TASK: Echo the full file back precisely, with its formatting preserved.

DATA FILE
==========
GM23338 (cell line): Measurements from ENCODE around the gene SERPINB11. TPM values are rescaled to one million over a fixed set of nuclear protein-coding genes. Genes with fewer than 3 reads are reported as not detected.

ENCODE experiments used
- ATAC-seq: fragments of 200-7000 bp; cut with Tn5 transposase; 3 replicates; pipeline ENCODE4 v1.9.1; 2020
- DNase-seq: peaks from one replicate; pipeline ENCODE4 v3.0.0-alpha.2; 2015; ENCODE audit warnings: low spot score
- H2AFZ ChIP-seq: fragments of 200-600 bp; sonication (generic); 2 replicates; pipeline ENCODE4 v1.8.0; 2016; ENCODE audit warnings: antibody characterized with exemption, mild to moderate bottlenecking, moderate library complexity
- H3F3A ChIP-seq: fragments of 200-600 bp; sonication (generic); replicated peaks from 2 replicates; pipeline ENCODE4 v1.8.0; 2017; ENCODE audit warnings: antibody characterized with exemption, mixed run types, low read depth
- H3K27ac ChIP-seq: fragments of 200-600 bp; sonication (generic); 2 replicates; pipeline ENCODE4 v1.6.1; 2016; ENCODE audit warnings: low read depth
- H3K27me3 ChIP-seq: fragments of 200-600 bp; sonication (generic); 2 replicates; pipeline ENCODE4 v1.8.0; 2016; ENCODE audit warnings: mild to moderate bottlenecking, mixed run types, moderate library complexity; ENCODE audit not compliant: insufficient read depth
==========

GM23338 (cell line): Measurements from ENCODE around the gene SERPINB11. TPM values are rescaled to one million over a fixed set of nuclear protein-coding genes. Genes with fewer than 3 reads are reported as not detected.

ENCODE experiments used
- ATAC-seq: fragments of 200-7000 bp; cut with Tn5 transposase; 3 replicates; pipeline ENCODE4 v1.9.1; 2020
- DNase-seq: peaks from one replicate; pipeline ENCODE4 v3.0.0-alpha.2; 2015; ENCODE audit warnings: low spot score
- H2AFZ ChIP-seq: fragments of 200-600 bp; sonication (generic); 2 replicates; pipeline ENCODE4 v1.8.0; 2016; ENCODE audit warnings: antibody characterized with exemption, mild to moderate bottlenecking, moderate library complexity
- H3F3A ChIP-seq: fragments of 200-600 bp; sonication (generic); replicated peaks from 2 replicates; pipeline ENCODE4 v1.8.0; 2017; ENCODE audit warnings: antibody characterized with exemption, mixed run types, low read depth
- H3K27ac ChIP-seq: fragments of 200-600 bp; sonication (generic); 2 replicates; pipeline ENCODE4 v1.6.1; 2016; ENCODE audit warnings: low read depth
- H3K27me3 ChIP-seq: fragments of 200-600 bp; sonication (generic); 2 replicates; pipeline ENCODE4 v1.8.0; 2016; ENCODE audit warnings: mild to moderate bottlenecking, mixed run types, moderate library complexity; ENCODE audit not compliant: insufficient read depth